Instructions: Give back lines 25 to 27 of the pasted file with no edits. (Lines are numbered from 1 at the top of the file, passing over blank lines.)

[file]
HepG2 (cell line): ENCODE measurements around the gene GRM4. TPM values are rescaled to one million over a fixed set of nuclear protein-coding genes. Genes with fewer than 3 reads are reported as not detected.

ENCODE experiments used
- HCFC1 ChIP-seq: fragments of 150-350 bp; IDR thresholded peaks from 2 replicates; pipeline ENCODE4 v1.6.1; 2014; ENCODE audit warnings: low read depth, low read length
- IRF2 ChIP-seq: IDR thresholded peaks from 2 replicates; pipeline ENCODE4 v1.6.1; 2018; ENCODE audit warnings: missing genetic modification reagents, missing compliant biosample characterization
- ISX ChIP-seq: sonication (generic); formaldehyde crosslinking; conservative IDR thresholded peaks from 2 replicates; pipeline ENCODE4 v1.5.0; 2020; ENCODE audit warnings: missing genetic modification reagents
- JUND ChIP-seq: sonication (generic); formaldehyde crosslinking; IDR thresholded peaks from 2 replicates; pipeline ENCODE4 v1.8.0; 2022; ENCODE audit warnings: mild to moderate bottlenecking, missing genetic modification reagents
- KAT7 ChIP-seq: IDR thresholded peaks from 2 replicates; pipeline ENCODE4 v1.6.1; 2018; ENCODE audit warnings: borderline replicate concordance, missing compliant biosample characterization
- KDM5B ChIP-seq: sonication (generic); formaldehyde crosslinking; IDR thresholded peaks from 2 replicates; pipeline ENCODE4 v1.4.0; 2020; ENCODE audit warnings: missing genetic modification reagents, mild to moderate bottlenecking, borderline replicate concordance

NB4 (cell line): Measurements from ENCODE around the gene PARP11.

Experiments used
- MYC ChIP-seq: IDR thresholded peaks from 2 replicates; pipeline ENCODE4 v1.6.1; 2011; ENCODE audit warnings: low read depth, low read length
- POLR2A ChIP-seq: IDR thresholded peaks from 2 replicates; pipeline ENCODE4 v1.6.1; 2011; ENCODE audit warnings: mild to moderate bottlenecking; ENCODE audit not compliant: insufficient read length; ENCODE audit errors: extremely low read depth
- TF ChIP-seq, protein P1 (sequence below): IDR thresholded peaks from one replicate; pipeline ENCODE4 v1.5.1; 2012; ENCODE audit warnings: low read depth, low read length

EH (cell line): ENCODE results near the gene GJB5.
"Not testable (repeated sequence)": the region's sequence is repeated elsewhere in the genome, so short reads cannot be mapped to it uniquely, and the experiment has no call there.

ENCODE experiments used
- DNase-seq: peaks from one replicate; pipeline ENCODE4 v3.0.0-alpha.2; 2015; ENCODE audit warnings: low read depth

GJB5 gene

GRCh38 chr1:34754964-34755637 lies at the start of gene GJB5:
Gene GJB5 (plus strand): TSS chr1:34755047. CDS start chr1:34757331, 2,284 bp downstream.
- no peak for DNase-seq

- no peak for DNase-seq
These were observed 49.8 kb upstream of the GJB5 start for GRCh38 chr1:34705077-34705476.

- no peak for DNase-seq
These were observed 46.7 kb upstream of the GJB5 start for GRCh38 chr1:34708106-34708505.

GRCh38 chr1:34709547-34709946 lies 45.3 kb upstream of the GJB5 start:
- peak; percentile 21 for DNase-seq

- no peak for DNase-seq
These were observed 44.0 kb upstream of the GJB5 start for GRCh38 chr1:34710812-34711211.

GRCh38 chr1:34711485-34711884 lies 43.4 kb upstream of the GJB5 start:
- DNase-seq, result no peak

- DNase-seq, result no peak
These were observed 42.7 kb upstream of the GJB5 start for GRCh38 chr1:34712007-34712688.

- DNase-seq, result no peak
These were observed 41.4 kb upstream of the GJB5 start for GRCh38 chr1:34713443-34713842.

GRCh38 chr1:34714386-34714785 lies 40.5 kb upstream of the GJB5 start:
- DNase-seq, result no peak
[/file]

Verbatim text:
These were observed 46.7 kb upstream of the GJB5 start for GRCh38 chr1:34708106-34708505.

GRCh38 chr1:34709547-34709946 lies 45.3 kb upstream of the GJB5 start:
- peak; percentile 21 for DNase-seq